Finalists to Lie of the Year 2011: Vote!

  • Posted by a hidden member.
    Log in to view his profile

    Dec 03, 2011 2:17 AM GMT
    http://www.politifact.com/truth-o-meter/article/2011/dec/02/2011-lie-year-finalists/
    I voted for this:
    The stimulus created "zero jobs."

    There's an option for write-in candidates too.
  • Posted by a hidden member.
    Log in to view his profile

    Dec 03, 2011 3:06 AM GMT
    I voted for Romney repeating the claim that Obama went around the world apologising for America.


    I did notice every one of the big Lies has been the subject of threads by SB and his sock. icon_lol.gif
  • Posted by a hidden member.
    Log in to view his profile

    Dec 03, 2011 3:10 AM GMT
    Upper_Cdn saidI voted for Romney repeating the claim that Obama went around the world apologising for America.


    I did notice every one of the big Lies has been the subject of threads by SB and his sock. icon_lol.gif

    And who is that sock (or socks)?
  • Posted by a hidden member.
    Log in to view his profile

    Dec 20, 2011 10:17 PM GMT
    Alas, the readers' 1st choice was preempted by the newsworthiness of the winner:


    http://www.politifact.com/truth-o-meter/article/2011/dec/20/how-we-chose-lie-year/
    For the first time since PolitiFact started naming a Lie of the Year, readers and editors have made different choices for the top falsehood.

    PolitiFact editors chose the Democratic line that Republicans voted "to end Medicare" as the 2011 Lie of the Year, while the winner in our reader poll was the Republican claim that "zero jobs" were created by the economic stimulus. (The Medicare claim was No. 3 in the readers' poll.)

    We define the Lie of the Year as the most significant falsehood, the one that had the most impact on the political discourse. In 2010, we chose the claim made by many Republicans that the health care overhaul was "a government takeover." In 2009, we chose Sarah Palin's often-repeated claim that the health care plan included "death panels."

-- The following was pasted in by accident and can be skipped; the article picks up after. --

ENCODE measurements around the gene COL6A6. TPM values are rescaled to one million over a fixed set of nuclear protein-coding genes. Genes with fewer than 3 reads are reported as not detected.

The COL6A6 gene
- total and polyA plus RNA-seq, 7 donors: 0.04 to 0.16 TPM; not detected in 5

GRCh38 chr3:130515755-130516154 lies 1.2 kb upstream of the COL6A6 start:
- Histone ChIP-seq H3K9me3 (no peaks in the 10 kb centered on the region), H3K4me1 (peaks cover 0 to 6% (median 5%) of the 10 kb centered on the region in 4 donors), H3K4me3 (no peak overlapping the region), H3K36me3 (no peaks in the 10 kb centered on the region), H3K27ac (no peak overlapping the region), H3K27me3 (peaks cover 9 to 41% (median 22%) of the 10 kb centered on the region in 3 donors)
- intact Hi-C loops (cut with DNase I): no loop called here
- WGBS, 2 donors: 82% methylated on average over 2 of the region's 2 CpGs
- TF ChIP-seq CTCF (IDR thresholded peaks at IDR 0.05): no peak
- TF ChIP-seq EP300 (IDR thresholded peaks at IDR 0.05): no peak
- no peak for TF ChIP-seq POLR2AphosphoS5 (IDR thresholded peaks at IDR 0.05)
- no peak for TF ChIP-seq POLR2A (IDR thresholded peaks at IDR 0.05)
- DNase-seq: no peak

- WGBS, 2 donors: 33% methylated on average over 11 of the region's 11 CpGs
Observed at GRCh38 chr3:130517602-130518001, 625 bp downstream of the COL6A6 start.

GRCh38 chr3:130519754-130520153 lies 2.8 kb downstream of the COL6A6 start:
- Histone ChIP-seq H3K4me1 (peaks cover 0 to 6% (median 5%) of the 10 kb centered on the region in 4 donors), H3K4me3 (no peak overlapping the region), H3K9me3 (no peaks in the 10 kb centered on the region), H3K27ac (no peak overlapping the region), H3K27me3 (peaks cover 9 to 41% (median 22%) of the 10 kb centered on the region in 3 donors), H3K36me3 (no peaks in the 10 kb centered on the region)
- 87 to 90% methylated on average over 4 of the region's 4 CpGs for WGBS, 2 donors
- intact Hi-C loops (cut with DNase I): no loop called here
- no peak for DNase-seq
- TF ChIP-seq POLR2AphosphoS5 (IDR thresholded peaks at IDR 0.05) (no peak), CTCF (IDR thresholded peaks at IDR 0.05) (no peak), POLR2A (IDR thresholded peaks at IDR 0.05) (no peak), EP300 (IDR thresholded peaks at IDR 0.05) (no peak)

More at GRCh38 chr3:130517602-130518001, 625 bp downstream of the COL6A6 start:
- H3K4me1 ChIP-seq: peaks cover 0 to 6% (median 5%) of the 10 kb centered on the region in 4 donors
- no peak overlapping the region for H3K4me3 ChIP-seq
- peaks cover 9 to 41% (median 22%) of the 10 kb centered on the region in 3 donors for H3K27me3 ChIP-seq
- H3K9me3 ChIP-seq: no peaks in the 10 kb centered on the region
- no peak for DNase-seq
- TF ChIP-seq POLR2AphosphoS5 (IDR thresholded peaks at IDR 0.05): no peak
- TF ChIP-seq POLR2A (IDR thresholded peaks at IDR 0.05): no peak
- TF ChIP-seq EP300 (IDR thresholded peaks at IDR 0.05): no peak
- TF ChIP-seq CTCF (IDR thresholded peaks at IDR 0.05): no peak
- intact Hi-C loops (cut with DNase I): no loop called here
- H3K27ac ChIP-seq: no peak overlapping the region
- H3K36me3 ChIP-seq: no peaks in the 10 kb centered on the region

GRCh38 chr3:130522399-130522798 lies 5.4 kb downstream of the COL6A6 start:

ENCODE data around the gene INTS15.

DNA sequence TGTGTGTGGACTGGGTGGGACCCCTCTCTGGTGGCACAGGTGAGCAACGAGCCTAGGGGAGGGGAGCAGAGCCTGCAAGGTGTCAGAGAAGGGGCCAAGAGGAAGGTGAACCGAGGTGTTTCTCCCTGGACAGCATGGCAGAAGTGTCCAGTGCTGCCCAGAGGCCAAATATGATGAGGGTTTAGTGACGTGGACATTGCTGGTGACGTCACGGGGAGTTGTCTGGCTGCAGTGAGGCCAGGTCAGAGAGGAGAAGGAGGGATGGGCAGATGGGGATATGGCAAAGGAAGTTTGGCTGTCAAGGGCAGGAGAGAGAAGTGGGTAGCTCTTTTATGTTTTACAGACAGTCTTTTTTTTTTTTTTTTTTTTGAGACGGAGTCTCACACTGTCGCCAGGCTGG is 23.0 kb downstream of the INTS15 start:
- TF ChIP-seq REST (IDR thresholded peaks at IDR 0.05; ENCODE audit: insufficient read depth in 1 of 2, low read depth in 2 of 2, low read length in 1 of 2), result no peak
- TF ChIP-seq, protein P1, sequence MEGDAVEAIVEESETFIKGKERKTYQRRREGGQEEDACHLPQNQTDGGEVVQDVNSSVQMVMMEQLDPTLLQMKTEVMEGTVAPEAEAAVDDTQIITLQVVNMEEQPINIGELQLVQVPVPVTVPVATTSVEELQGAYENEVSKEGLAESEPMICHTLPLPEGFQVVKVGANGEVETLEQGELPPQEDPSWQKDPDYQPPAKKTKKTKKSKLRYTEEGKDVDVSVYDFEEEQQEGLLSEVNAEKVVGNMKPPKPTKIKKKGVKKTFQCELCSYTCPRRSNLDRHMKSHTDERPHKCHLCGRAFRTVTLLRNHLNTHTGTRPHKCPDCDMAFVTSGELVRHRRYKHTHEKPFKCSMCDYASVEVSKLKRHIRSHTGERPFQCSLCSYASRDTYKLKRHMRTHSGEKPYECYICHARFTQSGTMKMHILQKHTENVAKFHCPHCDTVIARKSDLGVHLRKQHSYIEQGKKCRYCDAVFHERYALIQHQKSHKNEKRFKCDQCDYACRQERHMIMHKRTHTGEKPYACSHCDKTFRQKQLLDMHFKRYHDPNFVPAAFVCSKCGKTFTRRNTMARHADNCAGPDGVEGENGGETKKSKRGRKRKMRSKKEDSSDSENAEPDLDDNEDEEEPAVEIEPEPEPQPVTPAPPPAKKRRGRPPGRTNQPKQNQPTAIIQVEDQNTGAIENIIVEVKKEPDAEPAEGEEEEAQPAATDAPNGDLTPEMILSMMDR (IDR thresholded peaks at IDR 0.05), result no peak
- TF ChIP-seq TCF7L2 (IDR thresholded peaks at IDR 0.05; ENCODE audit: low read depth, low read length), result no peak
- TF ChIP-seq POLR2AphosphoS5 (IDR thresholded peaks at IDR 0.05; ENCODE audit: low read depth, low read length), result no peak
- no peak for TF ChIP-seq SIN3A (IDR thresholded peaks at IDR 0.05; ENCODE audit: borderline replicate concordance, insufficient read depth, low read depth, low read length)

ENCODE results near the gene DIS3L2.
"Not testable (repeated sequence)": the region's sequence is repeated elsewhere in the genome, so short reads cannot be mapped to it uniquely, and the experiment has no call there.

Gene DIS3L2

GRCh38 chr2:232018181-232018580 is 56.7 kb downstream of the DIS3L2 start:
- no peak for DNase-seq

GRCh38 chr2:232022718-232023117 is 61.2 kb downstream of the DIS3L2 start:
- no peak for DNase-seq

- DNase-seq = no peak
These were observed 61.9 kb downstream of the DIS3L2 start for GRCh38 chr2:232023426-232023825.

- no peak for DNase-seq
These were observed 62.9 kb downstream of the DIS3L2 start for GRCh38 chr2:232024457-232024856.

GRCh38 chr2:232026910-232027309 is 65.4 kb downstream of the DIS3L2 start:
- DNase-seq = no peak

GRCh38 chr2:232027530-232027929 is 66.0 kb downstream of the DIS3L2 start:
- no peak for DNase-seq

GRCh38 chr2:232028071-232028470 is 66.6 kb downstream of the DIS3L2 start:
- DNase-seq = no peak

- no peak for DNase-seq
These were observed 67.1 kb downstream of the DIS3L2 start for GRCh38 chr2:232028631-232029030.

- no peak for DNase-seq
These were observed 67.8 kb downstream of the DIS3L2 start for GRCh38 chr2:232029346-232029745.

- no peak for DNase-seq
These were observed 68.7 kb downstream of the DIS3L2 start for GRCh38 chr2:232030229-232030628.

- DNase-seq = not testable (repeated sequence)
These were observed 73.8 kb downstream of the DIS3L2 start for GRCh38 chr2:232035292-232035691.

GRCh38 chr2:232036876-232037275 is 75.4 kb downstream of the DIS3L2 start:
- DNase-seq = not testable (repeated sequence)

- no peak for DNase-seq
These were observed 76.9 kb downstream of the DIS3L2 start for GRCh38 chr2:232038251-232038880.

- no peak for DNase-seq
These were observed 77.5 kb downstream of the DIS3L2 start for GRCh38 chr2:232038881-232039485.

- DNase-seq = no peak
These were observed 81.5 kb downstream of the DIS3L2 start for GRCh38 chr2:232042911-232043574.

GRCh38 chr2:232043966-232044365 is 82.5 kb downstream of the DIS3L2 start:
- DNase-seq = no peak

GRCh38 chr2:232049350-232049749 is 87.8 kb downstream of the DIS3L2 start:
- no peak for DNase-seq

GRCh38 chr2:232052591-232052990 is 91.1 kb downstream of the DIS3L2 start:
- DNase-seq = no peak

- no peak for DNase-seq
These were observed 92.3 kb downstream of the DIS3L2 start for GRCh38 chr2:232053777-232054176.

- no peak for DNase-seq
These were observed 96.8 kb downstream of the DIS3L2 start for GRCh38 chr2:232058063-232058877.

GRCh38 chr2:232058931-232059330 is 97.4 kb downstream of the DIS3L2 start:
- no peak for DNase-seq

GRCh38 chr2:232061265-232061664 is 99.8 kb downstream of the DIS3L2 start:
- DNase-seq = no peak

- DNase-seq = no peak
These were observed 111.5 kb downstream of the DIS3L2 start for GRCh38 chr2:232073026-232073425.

Both were easily the top choices for PolitiFact editors and our readers. This year, the choice was not as clear.

    ...
    We received 9,214 votes, nearly triple the number from 2010. The full results are below.

    The "Zero jobs" claim, which won the readers’ poll with 24 percent of the vote, had been a popular Republican talking point that was uttered by everyone from Rick Perry to the National Republican Senatorial Committee. But we concluded it was more a falsehood from last year, when there was more debate about the stimulus, than this year. Indeed, our first fact-check of that claim was in February 2010 -- nearly two years ago.
  • Posted by a hidden member.
    Log in to view his profile

    Dec 20, 2011 10:20 PM GMT
    http://www.washingtonpost.com/blogs/ezra-klein/post/the-problem-for-the-fact-checkers/2011/08/25/gIQAMXxi7O_blog.htmlSteve Benen, Paul Krugman, and others speculate that PolitiFact’s decision to choose a claim associated with Democrats as ‘Lie of the Year’ was a tacit answer to these attacks. ‘See? We’re not liberal! We’re defending Paul Ryan!’ If they had chosen one of their other Lie of the Year contenders — for instance, the claim that the stimulus created “zero” jobs — they might have lost the right forever.

    And that, ultimately, is the problem with the fact checker model. They have no actual power, so their only influence comes from the public’s sense of their legitimacy. And about half of the public leans towards one party and about half of the public leans toward the other. That means PolitiFact and these other outlets need to find some uneasy balance between the parties, too. But that just means the parties will have plenty of opportunities to decide that these are hackish, partisan operations. Conservatives got there a few weeks ago, and now liberals are following.

    The likely result is that these outlets will be listened to when one side or the other finds it convenient and ignored otherwise. Rather than policing the political discourse, they’ll just become one more bludgeon within it.

    Call it the Ryan problem: Ryan actually campaigned to get PolitiFact to name “end Medicare” their Lie of the Year. And yet Ryan is one of the prime offenders behind the 2010 Lie of the Year — that the Affordable Care Act was a “government takeover” of the health-care system. But Ryan hasn’t apologized for those comments or even, as far as I can tell, stopped making that argument. He wants PolitiFact on his side when it’s useful for him, and he’ll ignore the outlet when it isn’t.